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Sandra Bullock And Tom Hanks Are Ageless Movie Gods

With a second box office win for Gravity and a great weekend for Captain Phillips, it's like the 90's all over again.

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In 1994, Sandra Bullock was breaking out in a big way. Thanks to bomb-on-the-bus thriller Speed, which made $350 million worldwide, the then-30-year-old actress was racing toward international movie star status.

Meanwhile, Tom Hanks was in the midst of a two-year Oscar blitz that included the No. 1 movie in America, Forrest Gump, which made $329 million on these shores alone and $667 million worldwide. He was 38 years old.

Nearly 20 years later, the two stars — now national treasures — are atop the box office once again, the latest triumphs of their incredibly lucrative and acclaimed careers.

Warner Bros / MCT

Bullock's Gravity survived the uproar surrounding some nerdy science stuff and its leading lady's lack of adult diaper to take a victory orbit as the people's champion, earning $44.3 million in its second weekend. That is an outstanding hold from its opening weekend triumph, when it made $51 million.

The space thriller from Alfonso Cuarón is the buzziest movie in months, driving casual fans to the theater, where they are compelled by the film's heralded special effects to spring for the pricier 3D ticket — according to Deadline, 84% of audiences have seen it in 3D. Those that saw it in IMAX paid even more per ticket; in New York, admission to the giant screen showing is $20.50 per pass.

Much of the movie is a one-woman show for Bullock, who plays a scientist-turned-rookie astronaut who must survive a disaster in an atmosphere-less forever where no one can hear her scream. She receives a mighty assist in star power from George Clooney, who shares lead billing on the poster, but anyone leaving the theater will be talking about Bullock.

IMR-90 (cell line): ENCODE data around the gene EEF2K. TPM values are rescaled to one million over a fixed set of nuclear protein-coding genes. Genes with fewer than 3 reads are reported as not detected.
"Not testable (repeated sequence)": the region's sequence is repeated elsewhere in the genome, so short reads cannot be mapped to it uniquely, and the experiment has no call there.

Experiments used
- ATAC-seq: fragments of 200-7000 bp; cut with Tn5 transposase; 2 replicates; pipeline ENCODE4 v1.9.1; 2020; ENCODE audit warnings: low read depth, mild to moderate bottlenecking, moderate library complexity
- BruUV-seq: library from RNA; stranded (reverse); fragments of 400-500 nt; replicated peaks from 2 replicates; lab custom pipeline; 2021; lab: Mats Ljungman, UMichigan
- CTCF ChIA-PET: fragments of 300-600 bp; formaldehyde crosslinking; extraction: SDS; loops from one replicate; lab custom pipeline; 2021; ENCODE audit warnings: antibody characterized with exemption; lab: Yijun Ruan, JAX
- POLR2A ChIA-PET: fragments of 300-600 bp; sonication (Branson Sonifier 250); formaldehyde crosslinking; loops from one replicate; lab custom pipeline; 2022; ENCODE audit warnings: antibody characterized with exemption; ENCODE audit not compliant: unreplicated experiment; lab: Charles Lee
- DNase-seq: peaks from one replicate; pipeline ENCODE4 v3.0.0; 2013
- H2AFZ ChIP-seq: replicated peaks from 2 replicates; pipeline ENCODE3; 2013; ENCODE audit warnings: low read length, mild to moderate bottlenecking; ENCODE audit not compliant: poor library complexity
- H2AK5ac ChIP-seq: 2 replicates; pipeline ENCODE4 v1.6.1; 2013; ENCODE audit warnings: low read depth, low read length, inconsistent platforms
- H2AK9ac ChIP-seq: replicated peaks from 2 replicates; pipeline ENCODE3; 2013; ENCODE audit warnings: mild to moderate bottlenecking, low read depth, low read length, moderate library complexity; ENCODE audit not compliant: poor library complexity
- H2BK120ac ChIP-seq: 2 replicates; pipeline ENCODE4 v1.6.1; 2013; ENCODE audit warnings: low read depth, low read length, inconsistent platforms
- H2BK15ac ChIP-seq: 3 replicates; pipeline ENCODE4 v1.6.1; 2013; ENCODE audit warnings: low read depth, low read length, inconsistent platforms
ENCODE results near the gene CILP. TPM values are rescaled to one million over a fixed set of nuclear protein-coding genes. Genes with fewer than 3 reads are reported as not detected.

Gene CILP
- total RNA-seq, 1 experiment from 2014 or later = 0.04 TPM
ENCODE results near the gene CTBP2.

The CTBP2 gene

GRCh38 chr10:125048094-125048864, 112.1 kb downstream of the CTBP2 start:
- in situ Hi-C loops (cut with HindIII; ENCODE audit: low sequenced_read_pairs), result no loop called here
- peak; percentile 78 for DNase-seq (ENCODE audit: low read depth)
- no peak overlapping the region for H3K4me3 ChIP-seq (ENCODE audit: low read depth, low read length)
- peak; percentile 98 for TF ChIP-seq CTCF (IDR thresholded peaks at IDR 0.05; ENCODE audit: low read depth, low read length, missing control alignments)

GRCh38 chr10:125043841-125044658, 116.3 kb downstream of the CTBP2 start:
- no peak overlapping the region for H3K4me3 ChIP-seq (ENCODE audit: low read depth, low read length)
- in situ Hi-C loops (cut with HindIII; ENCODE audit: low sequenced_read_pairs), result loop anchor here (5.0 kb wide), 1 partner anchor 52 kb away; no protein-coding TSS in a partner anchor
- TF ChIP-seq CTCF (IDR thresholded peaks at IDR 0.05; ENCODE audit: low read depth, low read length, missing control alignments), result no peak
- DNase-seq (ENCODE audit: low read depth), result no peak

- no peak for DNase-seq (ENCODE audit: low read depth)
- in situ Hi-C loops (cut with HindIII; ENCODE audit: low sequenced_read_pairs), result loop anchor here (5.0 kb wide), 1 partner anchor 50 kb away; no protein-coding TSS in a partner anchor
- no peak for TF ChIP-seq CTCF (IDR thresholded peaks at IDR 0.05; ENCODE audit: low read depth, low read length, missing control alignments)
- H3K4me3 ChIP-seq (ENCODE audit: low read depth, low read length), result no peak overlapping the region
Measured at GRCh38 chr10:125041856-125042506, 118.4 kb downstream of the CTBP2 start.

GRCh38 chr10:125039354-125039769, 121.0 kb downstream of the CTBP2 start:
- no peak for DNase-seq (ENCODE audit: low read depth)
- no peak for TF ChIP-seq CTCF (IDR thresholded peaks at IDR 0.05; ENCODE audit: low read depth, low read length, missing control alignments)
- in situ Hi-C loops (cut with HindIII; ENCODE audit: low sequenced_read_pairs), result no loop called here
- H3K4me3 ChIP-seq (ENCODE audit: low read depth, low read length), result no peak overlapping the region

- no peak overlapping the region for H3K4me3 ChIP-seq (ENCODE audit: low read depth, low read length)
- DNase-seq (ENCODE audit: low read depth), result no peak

At 49 years old, conventional wisdom -- and the development executives in charge of Hollywood's slapdash approach -- say that Bullock should be finished as a leading lady, at least when it comes to action-packed movies. So it feels especially transformative that she not only defied that idiotic common knowledge with Gravity, but also with this summer's buddy cop flick The Heat, which made $226 million worldwide. Bullock has had an incredible run of twenty years worth of hits, including her Oscar win for The Blind Side, and it seems like nothing can pull her back down to earth.

That was a terrible gravity joke, by the way.


As for Hanks, this year should mark a nice return to glory for America's Dad. His run of hits in the 90's, including Philadelphia, Forrest Gump, the Toy Story films, and Saving Private Ryan was incredible, and he continued the success in the early 2000's with films like Catch Me If You Can, The Road to Perdition, The Terminal and the Da Vinci Code series. But while Hanks has continued to win Emmys for producing TV movies and miniseries, he's had a rough go of it at the box office the last half-decade, with films like Larry Crowne, which he directed, flopping big time.

And so, it's happy sailing for Hanks on Captain Phillips, the Paul Greengrass-directed drama about the 2009 pirate attack on an American merchant freighter off the coast of Somalia. The story takes liberty with the facts — Hollywood has to create a clear narrative whereas real life is usually random and messy — but audiences haven't seemed to mind. It received an "A" on CinemaScore, and grabbed second place after Gravity with a $26 million haul, surpassing the prediction for a $20 million open.

Those are good numbers for Hanks' best live-action movie opening since 2009's Angels and Demons, which no one really liked. In terms of critical reaction, Rotten Tomatoes pegs Captain Phillips as his most-praised film since Catch Me If You Can, which came out 11 years ago.

In other moviegoing news, Bill Hader continues to charm audiences, as his Cloudy With a Chance of Meatballs 2 came in third place with $14.2 million. On the other hand, no one was charmed by Danny Trejo, Mel Gibson, and Charlie Sheen acting like lunatics in Machete Kills, which was a total bomb with $3.8 million in its opening weekend. Not even stunt cameos by Lady Gaga could help director Robert Rodriguez fight off the worst opening of his career.

Here are the estimated top 10 box office figures for Friday to Sunday, courtesy of Box Office Mojo:

1. Gravity — $44 million

2. Captain Phillips* — $26 million

3. Cloudy with a Chance of Meatballs 2 — $14.2 million

4. Machete Kills* — $3.8 million

5. Runner Runner — $3.725 million

6. Prisoners — $3.65 million

7. Insidious Chapter 2 — $2.65 million

8. Rush — $2.6 million

9. Don Jon — $2.4 million

10. Baggage Claim — $2.1 million

*Opening weekend